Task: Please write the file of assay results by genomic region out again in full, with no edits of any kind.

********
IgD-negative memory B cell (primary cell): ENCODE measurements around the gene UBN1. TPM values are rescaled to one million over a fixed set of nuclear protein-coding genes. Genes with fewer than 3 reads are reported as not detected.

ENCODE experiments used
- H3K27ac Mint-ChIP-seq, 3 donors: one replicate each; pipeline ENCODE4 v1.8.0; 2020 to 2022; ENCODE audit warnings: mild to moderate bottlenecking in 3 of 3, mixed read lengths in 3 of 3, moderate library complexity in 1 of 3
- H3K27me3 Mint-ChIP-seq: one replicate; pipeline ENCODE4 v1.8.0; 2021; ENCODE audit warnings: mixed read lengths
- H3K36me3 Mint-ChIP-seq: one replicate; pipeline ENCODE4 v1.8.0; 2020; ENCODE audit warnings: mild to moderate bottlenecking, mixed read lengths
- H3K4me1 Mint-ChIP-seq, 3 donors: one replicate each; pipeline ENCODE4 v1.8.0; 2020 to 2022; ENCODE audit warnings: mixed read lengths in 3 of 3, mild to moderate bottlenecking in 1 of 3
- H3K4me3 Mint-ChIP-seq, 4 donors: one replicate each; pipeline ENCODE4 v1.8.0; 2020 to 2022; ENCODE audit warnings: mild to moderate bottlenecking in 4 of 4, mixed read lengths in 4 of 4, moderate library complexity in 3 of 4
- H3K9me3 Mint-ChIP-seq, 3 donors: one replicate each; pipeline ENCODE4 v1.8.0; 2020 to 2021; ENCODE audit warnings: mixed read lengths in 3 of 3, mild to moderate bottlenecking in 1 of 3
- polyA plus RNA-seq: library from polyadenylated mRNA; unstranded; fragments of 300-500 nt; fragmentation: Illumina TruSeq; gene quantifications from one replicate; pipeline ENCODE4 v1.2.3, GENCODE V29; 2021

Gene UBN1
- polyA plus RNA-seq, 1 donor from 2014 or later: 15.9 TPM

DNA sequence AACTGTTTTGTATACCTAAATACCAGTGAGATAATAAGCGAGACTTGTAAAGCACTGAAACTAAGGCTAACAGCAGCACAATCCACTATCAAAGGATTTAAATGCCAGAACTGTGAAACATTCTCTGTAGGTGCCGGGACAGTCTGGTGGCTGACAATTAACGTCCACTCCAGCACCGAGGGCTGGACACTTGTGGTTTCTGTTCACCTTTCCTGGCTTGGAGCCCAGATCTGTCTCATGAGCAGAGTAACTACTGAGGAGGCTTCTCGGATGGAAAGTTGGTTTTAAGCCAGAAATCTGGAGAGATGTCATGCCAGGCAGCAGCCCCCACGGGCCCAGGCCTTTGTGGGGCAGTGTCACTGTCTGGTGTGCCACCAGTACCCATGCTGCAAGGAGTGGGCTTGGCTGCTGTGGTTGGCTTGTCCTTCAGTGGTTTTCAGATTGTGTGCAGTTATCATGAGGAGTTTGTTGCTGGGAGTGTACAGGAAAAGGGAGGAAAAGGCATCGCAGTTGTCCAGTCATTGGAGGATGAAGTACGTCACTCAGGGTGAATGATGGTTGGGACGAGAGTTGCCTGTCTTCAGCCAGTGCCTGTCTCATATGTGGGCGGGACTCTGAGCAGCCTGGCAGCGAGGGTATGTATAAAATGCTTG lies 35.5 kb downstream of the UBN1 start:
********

IgD-negative memory B cell (primary cell): ENCODE measurements around the gene UBN1. TPM values are rescaled to one million over a fixed set of nuclear protein-coding genes. Genes with fewer than 3 reads are reported as not detected.

ENCODE experiments used
- H3K27ac Mint-ChIP-seq, 3 donors: one replicate each; pipeline ENCODE4 v1.8.0; 2020 to 2022; ENCODE audit warnings: mild to moderate bottlenecking in 3 of 3, mixed read lengths in 3 of 3, moderate library complexity in 1 of 3
- H3K27me3 Mint-ChIP-seq: one replicate; pipeline ENCODE4 v1.8.0; 2021; ENCODE audit warnings: mixed read lengths
- H3K36me3 Mint-ChIP-seq: one replicate; pipeline ENCODE4 v1.8.0; 2020; ENCODE audit warnings: mild to moderate bottlenecking, mixed read lengths
- H3K4me1 Mint-ChIP-seq, 3 donors: one replicate each; pipeline ENCODE4 v1.8.0; 2020 to 2022; ENCODE audit warnings: mixed read lengths in 3 of 3, mild to moderate bottlenecking in 1 of 3
- H3K4me3 Mint-ChIP-seq, 4 donors: one replicate each; pipeline ENCODE4 v1.8.0; 2020 to 2022; ENCODE audit warnings: mild to moderate bottlenecking in 4 of 4, mixed read lengths in 4 of 4, moderate library complexity in 3 of 4
- H3K9me3 Mint-ChIP-seq, 3 donors: one replicate each; pipeline ENCODE4 v1.8.0; 2020 to 2021; ENCODE audit warnings: mixed read lengths in 3 of 3, mild to moderate bottlenecking in 1 of 3
- polyA plus RNA-seq: library from polyadenylated mRNA; unstranded; fragments of 300-500 nt; fragmentation: Illumina TruSeq; gene quantifications from one replicate; pipeline ENCODE4 v1.2.3, GENCODE V29; 2021

Gene UBN1
- polyA plus RNA-seq, 1 donor from 2014 or later: 15.9 TPM

DNA sequence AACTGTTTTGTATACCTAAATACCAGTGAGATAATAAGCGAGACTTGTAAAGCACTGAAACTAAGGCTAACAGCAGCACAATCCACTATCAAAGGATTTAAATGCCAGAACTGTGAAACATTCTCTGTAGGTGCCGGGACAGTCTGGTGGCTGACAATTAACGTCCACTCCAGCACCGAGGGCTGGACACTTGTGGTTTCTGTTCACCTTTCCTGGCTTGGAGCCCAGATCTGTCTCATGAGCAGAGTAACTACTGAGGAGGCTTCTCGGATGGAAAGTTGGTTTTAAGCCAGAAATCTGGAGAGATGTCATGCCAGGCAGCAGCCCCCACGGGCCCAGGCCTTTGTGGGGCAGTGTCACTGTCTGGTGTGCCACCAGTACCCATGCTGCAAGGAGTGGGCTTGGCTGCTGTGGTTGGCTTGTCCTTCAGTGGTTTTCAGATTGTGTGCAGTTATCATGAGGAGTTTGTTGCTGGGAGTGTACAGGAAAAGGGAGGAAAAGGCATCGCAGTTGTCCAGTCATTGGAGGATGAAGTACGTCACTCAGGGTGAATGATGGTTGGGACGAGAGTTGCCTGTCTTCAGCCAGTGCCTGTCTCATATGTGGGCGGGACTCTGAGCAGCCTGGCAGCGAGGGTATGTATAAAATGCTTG lies 35.5 kb downstream of the UBN1 start: